A recent article published by our colleagues in the Journal of Cardiovascular Development and Disease reports that in patients with childhood-onset cardiomyopathies, nearly 30% of reported genetic variants are found to be (likely) benign upon reclassification. Given the impact on patient management and cascade screening, this finding underlines the importance of continuous genetic counseling and variant reclassification.
(1) Background: In cardiomyopathies, identification of genetic variants is important for the correct diagnosis and impacts family cascade screening. A classification system was published by the American College of Medical Genetics and Genomics (ACMG) in 2015 to standardize variants’ classification. The aim of the study was to determine the rate of reclassification of previously identified variants in patients with childhood-onset cardiomyopathies.
(2) Methods: Medical records of patients and their relatives were screened for clinical and genetic information at the Department of Congenital Heart Defects and Pediatric Cardiology, German Heart Center Munich. Patients without an identified genetic variant were excluded from further analyses. Previously reported variants were reevaluated by the ACMG criteria in November 2021.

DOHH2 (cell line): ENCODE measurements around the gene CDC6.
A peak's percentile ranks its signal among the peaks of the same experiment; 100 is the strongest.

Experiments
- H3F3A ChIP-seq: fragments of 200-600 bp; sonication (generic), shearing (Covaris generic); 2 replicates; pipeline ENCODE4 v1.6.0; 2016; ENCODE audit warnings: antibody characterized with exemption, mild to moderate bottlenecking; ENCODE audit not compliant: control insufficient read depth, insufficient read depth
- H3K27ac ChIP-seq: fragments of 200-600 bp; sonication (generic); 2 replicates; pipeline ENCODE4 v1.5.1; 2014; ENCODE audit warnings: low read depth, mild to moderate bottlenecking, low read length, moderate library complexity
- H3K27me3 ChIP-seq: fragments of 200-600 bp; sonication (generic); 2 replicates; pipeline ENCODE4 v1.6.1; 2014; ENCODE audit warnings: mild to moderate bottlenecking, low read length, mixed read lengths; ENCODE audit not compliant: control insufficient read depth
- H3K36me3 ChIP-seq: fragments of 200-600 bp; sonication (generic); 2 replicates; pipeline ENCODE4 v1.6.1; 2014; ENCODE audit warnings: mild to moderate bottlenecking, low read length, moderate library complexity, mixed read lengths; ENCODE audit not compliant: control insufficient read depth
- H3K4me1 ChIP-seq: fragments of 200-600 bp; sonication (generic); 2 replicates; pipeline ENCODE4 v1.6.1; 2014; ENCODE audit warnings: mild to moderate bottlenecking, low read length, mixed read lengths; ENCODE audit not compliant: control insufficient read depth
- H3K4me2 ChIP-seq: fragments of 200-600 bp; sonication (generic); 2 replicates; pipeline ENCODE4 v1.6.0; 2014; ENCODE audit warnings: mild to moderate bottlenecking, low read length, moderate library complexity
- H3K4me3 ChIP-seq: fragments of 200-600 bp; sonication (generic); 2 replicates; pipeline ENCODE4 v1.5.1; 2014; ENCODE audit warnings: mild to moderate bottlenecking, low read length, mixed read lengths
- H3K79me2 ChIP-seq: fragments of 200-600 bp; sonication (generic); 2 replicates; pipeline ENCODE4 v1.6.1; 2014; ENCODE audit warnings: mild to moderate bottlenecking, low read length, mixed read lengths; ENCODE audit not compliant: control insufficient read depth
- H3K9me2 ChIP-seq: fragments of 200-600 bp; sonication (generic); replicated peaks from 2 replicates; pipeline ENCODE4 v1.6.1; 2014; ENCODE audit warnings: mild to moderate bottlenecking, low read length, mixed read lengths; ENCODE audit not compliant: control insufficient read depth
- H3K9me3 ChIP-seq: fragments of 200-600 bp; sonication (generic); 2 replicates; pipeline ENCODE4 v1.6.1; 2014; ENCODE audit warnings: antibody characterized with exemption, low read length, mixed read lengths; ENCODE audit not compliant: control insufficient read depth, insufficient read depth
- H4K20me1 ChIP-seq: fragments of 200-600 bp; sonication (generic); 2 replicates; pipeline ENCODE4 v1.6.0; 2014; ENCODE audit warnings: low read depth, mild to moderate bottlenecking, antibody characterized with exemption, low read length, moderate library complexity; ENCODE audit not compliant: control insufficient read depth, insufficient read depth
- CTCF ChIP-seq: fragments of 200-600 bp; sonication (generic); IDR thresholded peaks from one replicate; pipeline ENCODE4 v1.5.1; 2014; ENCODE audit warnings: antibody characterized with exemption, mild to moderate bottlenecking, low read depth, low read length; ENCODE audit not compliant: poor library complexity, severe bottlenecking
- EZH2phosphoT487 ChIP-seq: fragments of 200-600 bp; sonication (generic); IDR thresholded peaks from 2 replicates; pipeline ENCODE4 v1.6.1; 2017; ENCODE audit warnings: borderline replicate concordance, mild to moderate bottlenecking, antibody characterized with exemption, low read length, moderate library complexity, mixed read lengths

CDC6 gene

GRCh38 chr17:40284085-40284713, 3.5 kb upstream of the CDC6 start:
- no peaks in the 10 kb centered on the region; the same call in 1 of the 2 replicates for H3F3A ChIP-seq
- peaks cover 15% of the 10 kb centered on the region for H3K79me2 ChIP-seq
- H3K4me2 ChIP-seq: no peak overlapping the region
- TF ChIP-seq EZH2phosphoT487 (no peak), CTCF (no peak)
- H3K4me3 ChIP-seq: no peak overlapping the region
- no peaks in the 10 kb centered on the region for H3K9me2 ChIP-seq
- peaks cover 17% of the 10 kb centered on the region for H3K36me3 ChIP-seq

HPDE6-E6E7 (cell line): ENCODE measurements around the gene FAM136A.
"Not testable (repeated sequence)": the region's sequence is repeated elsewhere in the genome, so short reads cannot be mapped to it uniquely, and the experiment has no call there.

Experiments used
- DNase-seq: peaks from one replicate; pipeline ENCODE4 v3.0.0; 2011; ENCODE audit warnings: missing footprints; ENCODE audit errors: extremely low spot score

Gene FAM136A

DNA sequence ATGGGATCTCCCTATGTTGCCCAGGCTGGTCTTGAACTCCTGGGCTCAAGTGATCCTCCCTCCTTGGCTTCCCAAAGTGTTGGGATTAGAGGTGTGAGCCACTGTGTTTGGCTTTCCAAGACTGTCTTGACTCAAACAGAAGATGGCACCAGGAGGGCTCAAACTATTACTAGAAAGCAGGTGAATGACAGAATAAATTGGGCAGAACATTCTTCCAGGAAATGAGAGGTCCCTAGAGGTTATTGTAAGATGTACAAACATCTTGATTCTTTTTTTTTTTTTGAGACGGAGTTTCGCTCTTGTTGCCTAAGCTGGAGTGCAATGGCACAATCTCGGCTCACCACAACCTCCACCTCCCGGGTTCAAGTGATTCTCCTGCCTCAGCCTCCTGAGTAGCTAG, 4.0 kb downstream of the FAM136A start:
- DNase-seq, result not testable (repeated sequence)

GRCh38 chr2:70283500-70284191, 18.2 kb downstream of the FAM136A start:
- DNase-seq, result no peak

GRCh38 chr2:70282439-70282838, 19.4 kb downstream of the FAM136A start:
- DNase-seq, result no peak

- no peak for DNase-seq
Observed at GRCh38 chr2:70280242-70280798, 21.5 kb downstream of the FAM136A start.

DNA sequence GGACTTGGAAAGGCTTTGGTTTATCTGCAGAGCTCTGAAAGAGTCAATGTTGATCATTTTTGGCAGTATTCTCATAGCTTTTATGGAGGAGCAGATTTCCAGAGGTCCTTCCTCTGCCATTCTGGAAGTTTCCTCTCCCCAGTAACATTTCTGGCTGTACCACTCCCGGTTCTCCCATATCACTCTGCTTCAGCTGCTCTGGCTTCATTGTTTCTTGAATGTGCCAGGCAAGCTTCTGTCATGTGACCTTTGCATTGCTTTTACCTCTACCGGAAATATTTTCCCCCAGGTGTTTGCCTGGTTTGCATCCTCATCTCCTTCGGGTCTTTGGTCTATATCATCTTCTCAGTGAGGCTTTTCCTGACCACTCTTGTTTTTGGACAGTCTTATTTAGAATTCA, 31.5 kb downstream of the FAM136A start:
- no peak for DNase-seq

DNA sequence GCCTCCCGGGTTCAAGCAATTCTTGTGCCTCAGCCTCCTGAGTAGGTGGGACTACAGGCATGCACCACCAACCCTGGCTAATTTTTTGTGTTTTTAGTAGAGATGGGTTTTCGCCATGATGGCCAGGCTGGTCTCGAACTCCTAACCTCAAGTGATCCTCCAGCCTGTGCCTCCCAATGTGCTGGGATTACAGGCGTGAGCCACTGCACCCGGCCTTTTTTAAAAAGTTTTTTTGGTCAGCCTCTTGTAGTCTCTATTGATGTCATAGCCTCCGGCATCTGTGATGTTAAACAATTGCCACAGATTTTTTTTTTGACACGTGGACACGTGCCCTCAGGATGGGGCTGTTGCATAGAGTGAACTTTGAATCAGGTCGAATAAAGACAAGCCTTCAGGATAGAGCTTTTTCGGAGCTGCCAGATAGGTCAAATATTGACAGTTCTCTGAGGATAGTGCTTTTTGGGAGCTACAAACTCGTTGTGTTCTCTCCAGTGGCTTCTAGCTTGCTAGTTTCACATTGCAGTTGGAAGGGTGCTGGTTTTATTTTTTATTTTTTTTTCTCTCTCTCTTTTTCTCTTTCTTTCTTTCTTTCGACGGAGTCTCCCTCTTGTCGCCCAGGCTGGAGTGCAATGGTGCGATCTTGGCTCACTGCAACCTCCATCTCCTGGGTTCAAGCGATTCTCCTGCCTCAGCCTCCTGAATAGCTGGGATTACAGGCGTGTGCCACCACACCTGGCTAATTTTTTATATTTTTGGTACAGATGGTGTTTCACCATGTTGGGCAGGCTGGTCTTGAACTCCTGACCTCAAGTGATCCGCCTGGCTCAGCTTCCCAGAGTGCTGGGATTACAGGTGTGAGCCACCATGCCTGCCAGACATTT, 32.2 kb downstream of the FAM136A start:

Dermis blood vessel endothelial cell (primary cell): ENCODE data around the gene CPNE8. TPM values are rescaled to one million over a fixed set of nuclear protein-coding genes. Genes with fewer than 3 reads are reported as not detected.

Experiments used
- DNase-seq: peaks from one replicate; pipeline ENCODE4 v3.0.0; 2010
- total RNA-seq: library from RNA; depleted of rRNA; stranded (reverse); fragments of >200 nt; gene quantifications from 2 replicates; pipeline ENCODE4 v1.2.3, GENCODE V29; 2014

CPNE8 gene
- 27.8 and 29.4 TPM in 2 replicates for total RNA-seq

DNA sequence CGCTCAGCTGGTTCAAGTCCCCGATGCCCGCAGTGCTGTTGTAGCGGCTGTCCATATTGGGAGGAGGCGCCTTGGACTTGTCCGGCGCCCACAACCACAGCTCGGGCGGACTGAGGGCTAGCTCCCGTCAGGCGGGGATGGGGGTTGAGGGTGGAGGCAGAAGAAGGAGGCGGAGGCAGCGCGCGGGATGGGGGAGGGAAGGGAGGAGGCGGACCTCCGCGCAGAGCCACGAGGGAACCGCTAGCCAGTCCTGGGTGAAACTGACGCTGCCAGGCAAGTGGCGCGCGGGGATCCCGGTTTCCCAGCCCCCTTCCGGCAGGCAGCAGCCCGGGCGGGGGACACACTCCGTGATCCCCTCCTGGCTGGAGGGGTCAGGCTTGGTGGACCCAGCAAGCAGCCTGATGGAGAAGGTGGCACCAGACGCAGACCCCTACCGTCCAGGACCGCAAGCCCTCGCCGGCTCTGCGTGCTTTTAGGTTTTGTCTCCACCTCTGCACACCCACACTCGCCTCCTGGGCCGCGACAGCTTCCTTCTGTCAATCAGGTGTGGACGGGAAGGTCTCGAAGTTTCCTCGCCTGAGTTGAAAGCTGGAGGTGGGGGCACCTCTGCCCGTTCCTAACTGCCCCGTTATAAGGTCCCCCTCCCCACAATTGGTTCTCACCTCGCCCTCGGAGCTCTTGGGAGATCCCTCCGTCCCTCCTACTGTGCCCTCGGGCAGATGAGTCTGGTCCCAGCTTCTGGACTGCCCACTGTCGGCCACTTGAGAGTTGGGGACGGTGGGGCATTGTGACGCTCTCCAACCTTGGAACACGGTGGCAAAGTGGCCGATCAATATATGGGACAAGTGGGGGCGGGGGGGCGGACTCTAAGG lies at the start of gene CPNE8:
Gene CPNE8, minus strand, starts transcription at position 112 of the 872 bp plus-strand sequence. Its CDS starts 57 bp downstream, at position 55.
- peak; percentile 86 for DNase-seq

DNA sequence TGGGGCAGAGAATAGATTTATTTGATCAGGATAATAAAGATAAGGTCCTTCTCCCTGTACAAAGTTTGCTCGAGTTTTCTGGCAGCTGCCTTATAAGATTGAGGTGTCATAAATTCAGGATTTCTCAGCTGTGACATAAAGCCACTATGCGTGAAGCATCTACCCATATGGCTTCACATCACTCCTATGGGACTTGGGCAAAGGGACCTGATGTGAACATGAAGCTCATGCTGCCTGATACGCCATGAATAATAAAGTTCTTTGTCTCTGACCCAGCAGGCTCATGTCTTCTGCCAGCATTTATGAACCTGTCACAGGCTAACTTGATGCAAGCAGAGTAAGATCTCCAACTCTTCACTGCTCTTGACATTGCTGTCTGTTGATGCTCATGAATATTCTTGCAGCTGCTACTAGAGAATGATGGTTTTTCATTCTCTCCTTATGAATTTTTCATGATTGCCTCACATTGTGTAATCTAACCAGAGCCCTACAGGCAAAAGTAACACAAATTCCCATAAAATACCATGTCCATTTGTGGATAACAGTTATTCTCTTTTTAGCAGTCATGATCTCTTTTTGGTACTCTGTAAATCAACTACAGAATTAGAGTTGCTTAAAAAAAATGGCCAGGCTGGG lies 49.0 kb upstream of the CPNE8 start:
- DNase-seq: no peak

(3) Results: Data from 167 patients or relatives of patients with childhood-onset cardiomyopathy from 137 families were analyzed. In total, 45 different genetic variants were identified in 71 individuals. Classification changed in 29% (13/45) with the greatest shift in “variants of unknown significance” to “(likely) benign” (9/13).
(4) Conclusions: In patients with childhood-onset cardiomyopathies, nearly a third of reported genetic variants change mostly to more benign classes upon reclassification. Given the impact on patient management and cascade screening, this finding underlines the importance of continuous genetic counseling and variant.
Westphal DS et al. It Is Not Carved in Stone-The Need for a Genetic Reevaluation of Variants in Pediatric Cardiomyopathies. J Cardiovasc Dev Dis. 2022 Jan 25;9(2):41. doi: 10.3390/jcdd9020041. PMID: 35200695; PMCID: PMC8875742. https://www.mdpi.com/2308-3425/9/2/41